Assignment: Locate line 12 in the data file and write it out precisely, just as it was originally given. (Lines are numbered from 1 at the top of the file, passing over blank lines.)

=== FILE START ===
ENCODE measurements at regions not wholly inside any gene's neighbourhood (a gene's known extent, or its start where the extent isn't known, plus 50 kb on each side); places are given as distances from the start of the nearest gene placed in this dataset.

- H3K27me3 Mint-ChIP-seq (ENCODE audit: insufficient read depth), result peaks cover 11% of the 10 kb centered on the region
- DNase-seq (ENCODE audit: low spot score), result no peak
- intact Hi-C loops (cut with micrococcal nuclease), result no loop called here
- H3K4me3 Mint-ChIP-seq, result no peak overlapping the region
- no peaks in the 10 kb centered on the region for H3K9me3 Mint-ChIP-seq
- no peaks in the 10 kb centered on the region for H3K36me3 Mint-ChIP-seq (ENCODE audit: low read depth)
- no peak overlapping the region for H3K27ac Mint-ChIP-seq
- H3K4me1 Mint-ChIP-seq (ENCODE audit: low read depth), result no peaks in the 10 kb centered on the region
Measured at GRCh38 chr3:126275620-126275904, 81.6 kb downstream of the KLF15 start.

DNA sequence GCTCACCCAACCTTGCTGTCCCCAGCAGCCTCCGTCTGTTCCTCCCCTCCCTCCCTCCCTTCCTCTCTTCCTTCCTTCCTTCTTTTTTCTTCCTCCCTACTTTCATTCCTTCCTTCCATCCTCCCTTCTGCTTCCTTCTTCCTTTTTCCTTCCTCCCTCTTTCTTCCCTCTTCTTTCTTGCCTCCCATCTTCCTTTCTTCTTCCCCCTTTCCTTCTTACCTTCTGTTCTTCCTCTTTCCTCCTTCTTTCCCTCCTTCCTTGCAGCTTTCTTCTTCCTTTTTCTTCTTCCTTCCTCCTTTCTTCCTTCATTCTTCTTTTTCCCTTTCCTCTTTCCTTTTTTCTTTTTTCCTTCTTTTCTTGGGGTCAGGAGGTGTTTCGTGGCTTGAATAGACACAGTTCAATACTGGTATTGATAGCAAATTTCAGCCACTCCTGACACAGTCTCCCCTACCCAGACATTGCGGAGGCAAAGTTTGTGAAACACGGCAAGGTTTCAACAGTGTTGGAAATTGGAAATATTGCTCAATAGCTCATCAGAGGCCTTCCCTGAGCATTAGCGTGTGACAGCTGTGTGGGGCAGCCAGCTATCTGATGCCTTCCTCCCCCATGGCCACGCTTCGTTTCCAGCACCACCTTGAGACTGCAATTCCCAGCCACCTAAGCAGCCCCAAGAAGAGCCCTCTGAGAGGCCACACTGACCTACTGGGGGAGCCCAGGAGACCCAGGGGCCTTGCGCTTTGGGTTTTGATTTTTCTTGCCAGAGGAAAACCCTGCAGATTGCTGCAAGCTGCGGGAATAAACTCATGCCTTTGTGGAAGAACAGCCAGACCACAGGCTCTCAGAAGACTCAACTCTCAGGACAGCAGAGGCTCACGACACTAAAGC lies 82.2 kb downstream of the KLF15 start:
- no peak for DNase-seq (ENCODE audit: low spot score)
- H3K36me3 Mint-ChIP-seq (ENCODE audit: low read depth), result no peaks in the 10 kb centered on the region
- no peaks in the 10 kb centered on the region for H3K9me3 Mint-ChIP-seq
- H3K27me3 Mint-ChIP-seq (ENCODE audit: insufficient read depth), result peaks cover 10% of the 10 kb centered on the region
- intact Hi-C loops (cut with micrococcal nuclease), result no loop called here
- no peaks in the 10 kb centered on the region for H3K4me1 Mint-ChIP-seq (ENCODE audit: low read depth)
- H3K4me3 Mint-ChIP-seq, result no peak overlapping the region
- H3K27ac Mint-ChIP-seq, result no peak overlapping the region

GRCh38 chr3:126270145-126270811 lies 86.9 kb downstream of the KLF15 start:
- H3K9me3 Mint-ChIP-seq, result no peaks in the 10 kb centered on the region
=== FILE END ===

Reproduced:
- no peak for DNase-seq (ENCODE audit: low spot score)